New data proves bail reform has both worked and failed, depending on who you ask
The state has released the first full year of data on bail reform, and it has both opponents and supporters saying the numbers prove their views. Supporters have pointed out the low percentage of those released before trial under bail reform – less than 4% – who have been re-arrested for violent crimes as evidence reform works. Meanwhile, opponents are denouncing the high gross number – more than 3,400 – as proof that lawmakers must make changes to the current bail system.
The glaring disparity was visible on Tuesday, when virtual dueling press conferences scheduled at the same time took very different approaches to criminal justice issues. On the one hand, Representative Tom Suozzi, Democratic candidate for governor, denounced recent spikes in violent crimes such as murder. âWe have a really serious problem in our condition,â said Suozzi. âI think we haven’t talked enough about it. He didn’t attribute the recent increase in crime to any particular factor, but made sure to highlight what he saw as the negative effects of bail reform.
Suozzi directly referenced a Times Union article which drew attention over the weekend to analyze raw data released by the state. He revealed that of the nearly 100,000 people freed thanks to the 2019 bail reforms, less than 4% were re-arrested for a violent crime while awaiting trial, representing around 3,400 people in total. . Only about 1% of re-arrests involved a gun. Overall, two-thirds of those released have not been re-arrested, with the remainder charged with non-violent felonies and misdemeanors.
One can look at the low percentage of arrests for violent crimes among those released before their trial, but Suozzi focused on the raw number of alleged crimes, saying it was way too many. âIt’s not just statistics, this is real life stuff,â Suozzi said. “Each of these crimes involves the victim, someone whose life is torn apart by a crime.” He has advocated, as he has done in previous campaign events, for changes to bail reform, such as giving judges the discretion to fire an accused if he is found to be dangerous.
Suozzi did not provide details on how he would ensure that judges’ prejudices did not again affect those detained before their trial. But he suggested that a system similar to the CompStat Police – which tracks New York crime statistics – could apply to judges and their decision-making. Suozzi said “common sense” dictates that more than 3,000 cases are problematic when City & State asks him the difference between statistics that could be used with judges and statistics that suggest a low rate of re-arrest for violent crimes .
At the same time, advocates for criminal justice reform – joined by new Manhattan District Attorney Alvin Bragg – held their own press conference to promote parole reform. More specifically, a law that would allow inmates people over 55 who have served at least 15 years become eligible for parole and another bill that make it easier for anyone eligible for parole.
The two issues are of course not directly related, but the dueling press conferences have offered very different images of New York – one where too many people are dangerously released and one where the state is not releasing enough people who should. have this opportunity. “I think in general it’s not really about the facts,” Senator Julia Salazar of Brooklyn told City & State. âThese are competing stories about public safety. She said the bail data is far from complete, in part because there are no analyzes to compare it to years prior to bail reform, but argued that the information available do not suggest that bail reform poses a significant threat to public safety. âWhatever is good for them, the narrative that Congressman Suozzi or whoever wants to push forward is what they’re going to push forward,â Salazar said.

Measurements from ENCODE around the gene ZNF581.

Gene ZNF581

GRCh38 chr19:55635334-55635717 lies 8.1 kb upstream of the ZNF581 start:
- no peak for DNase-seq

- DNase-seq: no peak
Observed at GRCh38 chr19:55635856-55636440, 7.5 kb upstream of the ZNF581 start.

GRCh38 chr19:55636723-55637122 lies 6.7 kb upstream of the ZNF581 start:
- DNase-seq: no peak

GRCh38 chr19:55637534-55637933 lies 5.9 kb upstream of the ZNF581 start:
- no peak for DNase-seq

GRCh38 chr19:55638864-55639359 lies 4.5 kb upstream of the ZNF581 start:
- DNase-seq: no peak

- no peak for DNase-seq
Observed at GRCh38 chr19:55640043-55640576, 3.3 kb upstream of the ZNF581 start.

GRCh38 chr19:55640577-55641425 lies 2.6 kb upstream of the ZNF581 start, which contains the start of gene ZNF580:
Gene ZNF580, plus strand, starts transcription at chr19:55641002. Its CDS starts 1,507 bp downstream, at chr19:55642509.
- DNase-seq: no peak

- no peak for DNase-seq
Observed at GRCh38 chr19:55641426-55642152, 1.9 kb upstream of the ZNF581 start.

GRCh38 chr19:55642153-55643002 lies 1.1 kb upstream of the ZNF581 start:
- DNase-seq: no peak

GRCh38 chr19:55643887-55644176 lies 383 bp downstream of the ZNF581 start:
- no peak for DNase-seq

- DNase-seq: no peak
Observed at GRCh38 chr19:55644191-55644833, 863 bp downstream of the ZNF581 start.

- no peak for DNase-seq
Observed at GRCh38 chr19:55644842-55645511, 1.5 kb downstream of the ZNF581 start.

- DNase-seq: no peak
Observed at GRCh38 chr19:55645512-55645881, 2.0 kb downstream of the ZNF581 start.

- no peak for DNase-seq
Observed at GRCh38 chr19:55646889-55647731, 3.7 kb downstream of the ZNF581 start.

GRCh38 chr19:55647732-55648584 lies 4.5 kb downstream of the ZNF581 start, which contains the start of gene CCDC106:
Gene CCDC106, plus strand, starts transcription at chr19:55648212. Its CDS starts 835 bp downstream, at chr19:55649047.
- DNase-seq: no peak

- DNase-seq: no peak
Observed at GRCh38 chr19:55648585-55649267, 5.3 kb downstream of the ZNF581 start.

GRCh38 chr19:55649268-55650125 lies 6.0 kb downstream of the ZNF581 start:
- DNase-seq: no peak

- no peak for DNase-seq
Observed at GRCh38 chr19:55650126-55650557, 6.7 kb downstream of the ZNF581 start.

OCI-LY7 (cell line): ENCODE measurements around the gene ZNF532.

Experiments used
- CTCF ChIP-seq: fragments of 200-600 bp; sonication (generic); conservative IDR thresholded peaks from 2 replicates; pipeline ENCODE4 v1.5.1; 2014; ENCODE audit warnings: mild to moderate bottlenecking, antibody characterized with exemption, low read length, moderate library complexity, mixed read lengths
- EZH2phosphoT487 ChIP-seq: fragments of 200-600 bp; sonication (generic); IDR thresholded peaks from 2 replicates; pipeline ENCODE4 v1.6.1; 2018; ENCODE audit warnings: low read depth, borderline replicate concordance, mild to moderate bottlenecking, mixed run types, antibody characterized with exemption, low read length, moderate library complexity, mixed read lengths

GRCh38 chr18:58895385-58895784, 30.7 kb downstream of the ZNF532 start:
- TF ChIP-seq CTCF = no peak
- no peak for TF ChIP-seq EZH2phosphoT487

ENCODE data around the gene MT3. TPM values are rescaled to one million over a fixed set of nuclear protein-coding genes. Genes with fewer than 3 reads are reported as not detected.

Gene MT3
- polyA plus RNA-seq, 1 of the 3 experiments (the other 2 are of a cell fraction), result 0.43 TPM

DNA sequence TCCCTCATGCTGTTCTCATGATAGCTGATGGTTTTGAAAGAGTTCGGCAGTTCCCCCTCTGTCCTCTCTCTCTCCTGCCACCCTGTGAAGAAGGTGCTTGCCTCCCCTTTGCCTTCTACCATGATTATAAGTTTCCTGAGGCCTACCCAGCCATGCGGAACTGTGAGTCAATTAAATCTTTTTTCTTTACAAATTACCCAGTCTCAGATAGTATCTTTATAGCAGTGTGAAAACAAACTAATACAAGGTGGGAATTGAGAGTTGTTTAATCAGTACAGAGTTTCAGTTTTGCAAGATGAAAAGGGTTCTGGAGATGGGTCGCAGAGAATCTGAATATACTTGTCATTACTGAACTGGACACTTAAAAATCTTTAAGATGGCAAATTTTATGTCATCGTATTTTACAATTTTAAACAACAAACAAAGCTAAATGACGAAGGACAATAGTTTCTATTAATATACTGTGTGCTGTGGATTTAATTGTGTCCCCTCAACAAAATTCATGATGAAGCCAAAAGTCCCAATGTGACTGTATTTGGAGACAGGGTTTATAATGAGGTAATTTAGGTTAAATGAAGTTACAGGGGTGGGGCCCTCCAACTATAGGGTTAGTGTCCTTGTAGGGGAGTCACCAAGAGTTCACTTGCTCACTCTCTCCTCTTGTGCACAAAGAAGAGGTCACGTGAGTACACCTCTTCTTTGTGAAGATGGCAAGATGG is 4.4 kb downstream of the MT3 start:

Debate over the relative success of bail reform has also taken place on the opinion pages and on Twitter. The New York Post published a editorial chastises Assembly Speaker Carl Heastie over bail reform, pointing to anecdotal evidence of its failure on December 29. Heastie hit back at the newspaper on Twitter on Tuesday, calling for the editorial “too biased (and) one-sided. “He rather bonded with a Times Union editorial who took a more balanced view based on state data and concluded that it was still too early to draw any conclusions about bail reform. Yet activists on both sides have used this data to justify themselves – it’s either âalmost 4%â re-arrested for violent crimes and a whopping 1 in 3 re-arrested, or it’s âonly 4%â. % âWith a two-thirds majority of defendants not committing any new suspected crimes.
The point may be moot with qualified Democratic majorities in both houses of the state legislature, most of which – including leaders – have publicly expressed little interest in making further changes to the liberation system under bail. But with Eric Adams freshly in office as New York’s new mayor and pushing for more reform reforms, revisiting the contentious issue is certainly not entirely out of place.
– With a report by Zach Williams